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Tuesday, September 30, 2008

EastCoastLife in the Land of Giants (Singapore Slingers)! - WW

Coach Gordon McLeod mapping his strategy with his players

My second invite to Singapore Slingers - not a drink. hehe....

This time, Jaymes' wish came true (and it's his birthday next week!), thanks to Nic. We were also given a corporate box seating where we had finger food, chips, beer and wines! *burp*

We were so close to the action, we could feel the bumps where we were sitting. I'm going to be so pampered by the VIP treatment at every event. :P

Singapore Slingers v Purefoods (Philippines)
Singapore Indoor Stadium
30th September 2008, 7.30 pm

Snacks while we watched the game!

Tickets sales for this game exceeded beyond expectation. It was the biggest ever attendance to date for a Slingers game in 3 seasons. Filipinos working and living in Singapore turned out in full force.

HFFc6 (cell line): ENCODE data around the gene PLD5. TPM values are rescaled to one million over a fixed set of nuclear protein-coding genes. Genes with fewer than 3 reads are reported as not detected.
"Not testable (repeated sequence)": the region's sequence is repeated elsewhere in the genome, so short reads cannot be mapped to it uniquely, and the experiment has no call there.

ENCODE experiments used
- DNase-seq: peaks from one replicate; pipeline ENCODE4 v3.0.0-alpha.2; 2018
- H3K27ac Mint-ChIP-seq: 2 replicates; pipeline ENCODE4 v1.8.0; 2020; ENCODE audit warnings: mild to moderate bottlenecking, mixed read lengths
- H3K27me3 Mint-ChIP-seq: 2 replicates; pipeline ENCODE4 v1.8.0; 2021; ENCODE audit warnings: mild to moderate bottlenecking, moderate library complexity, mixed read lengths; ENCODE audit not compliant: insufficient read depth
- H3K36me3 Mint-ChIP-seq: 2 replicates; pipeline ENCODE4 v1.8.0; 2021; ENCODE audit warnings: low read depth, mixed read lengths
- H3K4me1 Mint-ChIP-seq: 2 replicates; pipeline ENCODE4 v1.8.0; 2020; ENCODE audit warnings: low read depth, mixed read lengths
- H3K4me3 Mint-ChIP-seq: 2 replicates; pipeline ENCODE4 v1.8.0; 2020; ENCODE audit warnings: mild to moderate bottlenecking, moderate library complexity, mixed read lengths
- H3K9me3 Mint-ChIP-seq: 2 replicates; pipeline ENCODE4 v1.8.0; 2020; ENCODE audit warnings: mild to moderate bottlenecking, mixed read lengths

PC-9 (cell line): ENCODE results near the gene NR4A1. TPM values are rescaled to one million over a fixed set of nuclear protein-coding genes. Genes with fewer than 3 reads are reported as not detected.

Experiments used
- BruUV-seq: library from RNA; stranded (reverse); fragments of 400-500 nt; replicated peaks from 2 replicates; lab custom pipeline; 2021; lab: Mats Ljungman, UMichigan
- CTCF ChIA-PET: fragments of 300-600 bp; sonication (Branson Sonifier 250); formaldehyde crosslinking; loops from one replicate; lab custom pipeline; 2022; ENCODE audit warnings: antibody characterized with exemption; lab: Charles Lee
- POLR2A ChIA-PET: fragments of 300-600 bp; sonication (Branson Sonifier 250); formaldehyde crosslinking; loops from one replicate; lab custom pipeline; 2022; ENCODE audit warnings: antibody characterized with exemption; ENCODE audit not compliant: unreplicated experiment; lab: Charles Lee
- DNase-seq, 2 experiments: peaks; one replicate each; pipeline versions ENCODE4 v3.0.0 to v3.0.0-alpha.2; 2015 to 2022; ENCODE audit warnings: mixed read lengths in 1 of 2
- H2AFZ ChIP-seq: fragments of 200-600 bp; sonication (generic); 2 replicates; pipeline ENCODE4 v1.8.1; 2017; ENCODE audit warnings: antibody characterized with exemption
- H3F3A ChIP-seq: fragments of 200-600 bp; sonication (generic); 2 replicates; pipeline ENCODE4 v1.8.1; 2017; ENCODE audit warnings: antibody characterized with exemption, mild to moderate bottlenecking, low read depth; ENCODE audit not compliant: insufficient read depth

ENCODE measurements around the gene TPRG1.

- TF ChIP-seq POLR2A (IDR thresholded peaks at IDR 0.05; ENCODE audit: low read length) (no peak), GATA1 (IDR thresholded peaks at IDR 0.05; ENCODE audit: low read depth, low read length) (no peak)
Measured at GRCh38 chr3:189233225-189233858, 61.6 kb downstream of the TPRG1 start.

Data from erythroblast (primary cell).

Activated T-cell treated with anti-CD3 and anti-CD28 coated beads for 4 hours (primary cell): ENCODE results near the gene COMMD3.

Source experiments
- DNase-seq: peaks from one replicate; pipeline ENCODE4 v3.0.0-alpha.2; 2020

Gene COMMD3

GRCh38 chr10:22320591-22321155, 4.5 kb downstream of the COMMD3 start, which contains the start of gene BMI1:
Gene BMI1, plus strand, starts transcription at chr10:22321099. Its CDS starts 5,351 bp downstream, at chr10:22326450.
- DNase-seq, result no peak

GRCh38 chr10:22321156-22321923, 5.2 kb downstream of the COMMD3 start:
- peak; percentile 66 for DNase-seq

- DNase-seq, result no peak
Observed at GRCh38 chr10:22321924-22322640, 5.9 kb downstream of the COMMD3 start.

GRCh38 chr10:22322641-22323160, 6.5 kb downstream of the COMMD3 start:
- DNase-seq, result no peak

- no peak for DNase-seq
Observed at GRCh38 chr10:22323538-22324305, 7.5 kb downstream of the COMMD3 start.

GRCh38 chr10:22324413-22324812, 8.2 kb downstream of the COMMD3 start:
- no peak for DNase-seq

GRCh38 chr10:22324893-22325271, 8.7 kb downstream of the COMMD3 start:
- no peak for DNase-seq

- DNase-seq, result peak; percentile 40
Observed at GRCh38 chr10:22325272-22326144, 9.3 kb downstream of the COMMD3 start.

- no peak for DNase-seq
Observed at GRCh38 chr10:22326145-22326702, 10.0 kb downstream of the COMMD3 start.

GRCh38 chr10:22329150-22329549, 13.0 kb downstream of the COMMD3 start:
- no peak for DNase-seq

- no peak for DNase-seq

They were there for James Yap, a star of the visiting team. He is the husband of Kris Aquino, who's the daughter of the former President of the Philippines, Corazon Aquino.

Next to our corporate box was local artiste, Gurmit Singh. :)

An ugly moment...

Filipino spectators outnumbered all other nationalities. There were lots of boo-ings at the Slingers and at one moment, things got ugly when a fan of the Slingers chided them. Abuses and even a water bottle were hurled at his party.

At over 2m, the sweet Eric Sandarin towers above EastCoastLife and Jaymes!

It was a fantastic game! Slingers won, with beautiful scores from Darren Ng and Eric Sandarin. There are other cuties like John Fitzgerald, Shane McDonald (swoons, a hot favourite with the girls), Armien Kirkland....etc. After the game, we got to chat, get their autographs and have a photo with them.

EastCoastLife and Jaymes with Dr Darren Ng. Not only is he a great basketball player, he also plays the piano. Wow! Multi-talented guy. :)

Check out these cool guys on the next two Sundays. You will love them. :)

Selamat Hari Raya to my Muslim friends!!

Monday, September 29, 2008

Fond Memories of Singapore F1 - Ruby Tuesday